Michael Collins’ efforts to gain independence for Ireland drew admiration from as far away as India, Africa, and Latin America, President Michael D Higgins told attendees at the annual Béal na Bláth commemoration in Co Cork.
President Higgins claimed Ireland won admiration as a “beacon” for other struggling peoples. He said that in a guerilla campaign led in the early 1940s against the administration of the British Mandate of Palestine, Yitzhak Shamir took the nom de guerre ‘Michael’ in homage to Collins.
“On visits to Africa and Latin America as President of Ireland, I have received countless expressions of admiration for the Irish people, conveying the memory not just of Ireland’s independence struggle, but also of its later role, as a member of the League of Nations and then the United Nations, in defending decolonisation and the freedom of oppressed nations.”
President Higgins said Collins was a man of compassion in the “terrible Civil War”. He said the memory of Collins would forever be enmeshed with that of the tragic and bloody war which he described as being a “dreadful tragedy” for so many Irish families.
In his oration, the President said Collins would have had a flexible approach to decommissioning, markedly different from that of his colleagues.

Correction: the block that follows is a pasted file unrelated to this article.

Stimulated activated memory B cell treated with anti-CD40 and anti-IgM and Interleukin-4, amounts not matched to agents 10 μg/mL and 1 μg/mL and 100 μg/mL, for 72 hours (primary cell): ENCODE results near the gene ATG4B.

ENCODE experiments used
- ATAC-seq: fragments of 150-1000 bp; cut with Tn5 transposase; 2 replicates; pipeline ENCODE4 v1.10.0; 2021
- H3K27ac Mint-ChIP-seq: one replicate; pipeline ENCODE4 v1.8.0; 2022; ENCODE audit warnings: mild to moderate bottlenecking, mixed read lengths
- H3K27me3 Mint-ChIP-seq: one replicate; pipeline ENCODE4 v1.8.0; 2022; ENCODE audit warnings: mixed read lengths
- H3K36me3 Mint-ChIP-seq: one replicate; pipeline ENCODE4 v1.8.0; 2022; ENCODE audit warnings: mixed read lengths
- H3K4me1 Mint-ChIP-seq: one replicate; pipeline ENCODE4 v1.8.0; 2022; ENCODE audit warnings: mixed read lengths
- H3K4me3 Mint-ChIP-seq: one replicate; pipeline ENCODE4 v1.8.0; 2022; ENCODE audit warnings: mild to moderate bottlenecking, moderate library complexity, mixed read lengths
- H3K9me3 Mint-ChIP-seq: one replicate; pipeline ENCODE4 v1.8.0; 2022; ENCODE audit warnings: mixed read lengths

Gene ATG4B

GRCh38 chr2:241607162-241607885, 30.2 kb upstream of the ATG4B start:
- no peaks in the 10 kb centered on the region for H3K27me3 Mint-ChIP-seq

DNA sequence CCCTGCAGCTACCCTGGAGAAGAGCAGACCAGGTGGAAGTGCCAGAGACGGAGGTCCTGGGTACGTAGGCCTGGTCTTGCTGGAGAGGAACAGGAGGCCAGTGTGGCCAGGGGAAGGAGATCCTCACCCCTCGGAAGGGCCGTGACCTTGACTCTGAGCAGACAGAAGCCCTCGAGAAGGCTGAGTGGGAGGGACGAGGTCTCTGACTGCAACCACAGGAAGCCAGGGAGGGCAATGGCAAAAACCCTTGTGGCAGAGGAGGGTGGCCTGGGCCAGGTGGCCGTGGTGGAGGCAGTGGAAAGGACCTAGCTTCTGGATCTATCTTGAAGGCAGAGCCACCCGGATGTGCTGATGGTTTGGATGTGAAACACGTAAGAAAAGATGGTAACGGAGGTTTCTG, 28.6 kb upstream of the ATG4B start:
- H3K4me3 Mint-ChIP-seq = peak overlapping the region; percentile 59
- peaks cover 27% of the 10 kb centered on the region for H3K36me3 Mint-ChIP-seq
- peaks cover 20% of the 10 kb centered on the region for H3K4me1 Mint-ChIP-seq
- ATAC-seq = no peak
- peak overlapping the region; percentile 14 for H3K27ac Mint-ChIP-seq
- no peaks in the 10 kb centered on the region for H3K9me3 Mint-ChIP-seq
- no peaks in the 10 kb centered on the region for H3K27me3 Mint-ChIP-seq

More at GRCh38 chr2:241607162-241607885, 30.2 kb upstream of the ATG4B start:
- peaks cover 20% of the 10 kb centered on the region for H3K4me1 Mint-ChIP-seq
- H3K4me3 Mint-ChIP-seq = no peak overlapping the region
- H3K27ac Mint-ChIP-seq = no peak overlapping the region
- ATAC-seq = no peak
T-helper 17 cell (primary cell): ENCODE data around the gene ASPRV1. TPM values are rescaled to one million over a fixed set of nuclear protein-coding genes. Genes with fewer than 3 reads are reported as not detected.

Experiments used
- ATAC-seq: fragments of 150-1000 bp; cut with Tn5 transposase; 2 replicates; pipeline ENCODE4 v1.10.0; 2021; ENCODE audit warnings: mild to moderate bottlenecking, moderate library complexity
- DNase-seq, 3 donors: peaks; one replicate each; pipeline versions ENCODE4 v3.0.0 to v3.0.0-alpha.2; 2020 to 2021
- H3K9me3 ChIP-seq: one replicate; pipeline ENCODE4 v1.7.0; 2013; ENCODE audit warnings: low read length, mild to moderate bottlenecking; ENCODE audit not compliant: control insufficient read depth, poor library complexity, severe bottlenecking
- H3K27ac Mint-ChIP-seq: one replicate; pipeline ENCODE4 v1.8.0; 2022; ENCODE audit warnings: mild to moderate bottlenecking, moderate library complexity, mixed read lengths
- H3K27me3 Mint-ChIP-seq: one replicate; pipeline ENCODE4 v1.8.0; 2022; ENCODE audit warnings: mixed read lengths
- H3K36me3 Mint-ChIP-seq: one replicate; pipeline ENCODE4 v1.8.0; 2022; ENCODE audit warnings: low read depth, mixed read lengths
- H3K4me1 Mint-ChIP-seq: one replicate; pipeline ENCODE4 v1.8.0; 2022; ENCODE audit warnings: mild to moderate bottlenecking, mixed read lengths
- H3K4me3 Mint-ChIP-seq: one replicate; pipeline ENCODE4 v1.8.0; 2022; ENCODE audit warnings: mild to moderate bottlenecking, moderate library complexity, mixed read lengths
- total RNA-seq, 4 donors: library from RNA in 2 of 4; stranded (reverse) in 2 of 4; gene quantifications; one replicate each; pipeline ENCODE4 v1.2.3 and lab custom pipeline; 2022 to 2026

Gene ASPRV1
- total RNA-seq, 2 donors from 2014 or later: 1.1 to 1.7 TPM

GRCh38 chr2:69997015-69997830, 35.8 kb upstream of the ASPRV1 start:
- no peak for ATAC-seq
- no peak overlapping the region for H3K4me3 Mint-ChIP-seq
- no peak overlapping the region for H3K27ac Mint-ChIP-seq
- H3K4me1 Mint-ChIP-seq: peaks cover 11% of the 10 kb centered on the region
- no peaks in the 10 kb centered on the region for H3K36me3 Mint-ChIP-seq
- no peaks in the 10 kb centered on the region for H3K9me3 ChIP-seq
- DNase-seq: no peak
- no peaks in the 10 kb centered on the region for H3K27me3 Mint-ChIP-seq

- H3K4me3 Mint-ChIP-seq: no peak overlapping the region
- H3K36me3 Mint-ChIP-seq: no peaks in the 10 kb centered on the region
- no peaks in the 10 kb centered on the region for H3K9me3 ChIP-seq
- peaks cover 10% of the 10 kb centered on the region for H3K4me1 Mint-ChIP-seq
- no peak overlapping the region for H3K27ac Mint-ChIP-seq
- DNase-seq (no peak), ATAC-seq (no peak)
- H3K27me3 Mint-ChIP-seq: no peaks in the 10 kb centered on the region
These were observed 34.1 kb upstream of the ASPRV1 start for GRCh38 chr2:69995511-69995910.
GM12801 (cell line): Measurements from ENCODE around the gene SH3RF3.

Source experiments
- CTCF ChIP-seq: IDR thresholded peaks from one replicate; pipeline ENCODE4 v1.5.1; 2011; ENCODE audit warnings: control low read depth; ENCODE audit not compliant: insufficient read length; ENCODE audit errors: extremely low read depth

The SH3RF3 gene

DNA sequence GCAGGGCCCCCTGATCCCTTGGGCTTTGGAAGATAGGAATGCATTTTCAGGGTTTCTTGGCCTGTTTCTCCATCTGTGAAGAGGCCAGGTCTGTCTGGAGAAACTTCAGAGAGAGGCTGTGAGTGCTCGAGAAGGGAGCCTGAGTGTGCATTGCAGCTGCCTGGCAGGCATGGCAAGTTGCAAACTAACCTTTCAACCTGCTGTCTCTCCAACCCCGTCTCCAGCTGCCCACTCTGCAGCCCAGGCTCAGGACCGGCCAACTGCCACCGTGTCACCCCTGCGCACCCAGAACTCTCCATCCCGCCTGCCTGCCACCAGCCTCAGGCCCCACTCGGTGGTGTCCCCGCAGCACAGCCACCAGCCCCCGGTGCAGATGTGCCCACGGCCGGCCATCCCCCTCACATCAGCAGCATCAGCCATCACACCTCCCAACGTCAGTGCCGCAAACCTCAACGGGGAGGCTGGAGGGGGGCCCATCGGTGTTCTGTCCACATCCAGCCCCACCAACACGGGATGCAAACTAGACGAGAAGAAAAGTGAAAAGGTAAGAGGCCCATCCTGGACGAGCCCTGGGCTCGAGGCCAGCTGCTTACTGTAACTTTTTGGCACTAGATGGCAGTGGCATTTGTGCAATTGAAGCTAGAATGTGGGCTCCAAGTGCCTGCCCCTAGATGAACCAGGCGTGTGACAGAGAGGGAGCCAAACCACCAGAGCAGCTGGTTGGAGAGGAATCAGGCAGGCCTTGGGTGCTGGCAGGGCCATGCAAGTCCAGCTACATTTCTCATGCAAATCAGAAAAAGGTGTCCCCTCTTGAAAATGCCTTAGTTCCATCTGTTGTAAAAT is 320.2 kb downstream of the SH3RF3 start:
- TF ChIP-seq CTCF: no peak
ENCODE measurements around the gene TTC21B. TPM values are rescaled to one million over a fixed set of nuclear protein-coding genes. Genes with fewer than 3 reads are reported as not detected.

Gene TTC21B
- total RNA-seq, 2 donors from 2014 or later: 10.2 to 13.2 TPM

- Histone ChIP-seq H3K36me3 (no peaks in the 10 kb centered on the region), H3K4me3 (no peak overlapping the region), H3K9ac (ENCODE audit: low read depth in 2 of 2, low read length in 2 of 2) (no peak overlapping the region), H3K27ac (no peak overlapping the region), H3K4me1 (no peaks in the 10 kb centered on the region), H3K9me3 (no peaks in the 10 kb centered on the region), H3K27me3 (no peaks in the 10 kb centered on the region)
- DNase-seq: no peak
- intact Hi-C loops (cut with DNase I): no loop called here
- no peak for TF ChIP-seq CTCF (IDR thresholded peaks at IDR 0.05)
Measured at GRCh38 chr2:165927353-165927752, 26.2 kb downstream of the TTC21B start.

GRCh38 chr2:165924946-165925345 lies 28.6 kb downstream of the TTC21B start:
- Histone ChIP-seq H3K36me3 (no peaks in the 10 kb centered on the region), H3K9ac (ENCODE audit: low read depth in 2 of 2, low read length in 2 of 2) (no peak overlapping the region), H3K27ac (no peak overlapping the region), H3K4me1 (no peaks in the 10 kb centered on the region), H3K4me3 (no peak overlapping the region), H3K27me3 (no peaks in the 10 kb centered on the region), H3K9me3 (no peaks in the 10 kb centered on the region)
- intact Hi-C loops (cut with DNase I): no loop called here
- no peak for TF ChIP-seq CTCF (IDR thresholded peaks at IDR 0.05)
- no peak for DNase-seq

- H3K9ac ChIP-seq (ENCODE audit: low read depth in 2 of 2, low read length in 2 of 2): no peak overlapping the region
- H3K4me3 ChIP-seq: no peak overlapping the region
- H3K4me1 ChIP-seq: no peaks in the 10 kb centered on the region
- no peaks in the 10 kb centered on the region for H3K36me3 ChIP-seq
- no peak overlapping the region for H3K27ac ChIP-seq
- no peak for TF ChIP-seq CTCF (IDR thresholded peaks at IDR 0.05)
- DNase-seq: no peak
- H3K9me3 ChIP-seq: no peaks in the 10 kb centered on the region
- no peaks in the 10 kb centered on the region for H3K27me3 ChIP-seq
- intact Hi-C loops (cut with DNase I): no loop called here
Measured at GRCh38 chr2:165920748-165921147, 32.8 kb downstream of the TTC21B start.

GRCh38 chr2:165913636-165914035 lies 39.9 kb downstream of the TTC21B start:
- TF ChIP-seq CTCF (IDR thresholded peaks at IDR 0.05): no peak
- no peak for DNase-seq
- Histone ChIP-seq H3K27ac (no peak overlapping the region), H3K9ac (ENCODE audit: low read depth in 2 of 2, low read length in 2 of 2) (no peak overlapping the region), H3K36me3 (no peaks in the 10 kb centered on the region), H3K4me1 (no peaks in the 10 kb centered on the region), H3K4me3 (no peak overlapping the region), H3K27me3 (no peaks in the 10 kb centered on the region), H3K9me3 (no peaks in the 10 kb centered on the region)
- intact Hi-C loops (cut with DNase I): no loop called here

President Higgins stressed that when the time comes to commemorate the events of the early 1920s we will need to display courage and honesty as we seek to speak the truth of that period, and in recognising that, during the War of Independence, and particularly the Civil War, no single side had the monopoly of either atrocity or virtue.
He emphasised that Collins’ contribution in the flux of military, political, social, and cultural crises, was of an immense kind.
President Higgins said he believed Collins would have wanted our people to have reached sufficiency in all of the essentials: Health, housing, education, childcare, culture, and above all in the ability to live together.
Following the oration, President Higgins travelled to Kilmurry village to officially open a museum which houses an exhibition commemorating Cork’s role in the fight for Irish freedom.
On Easter Sunday 1916, Volunteers mobilised at Sheare’s St in Cork and took the train to Crookstown. From there they marched to Béal na Bláth and joined more Volunteers. The combined columns marched to Kilmurry en route to their final rendezvous in Carriganima where they were scheduled to meet Volunteers from Kerry with munitions from the ship Aud.
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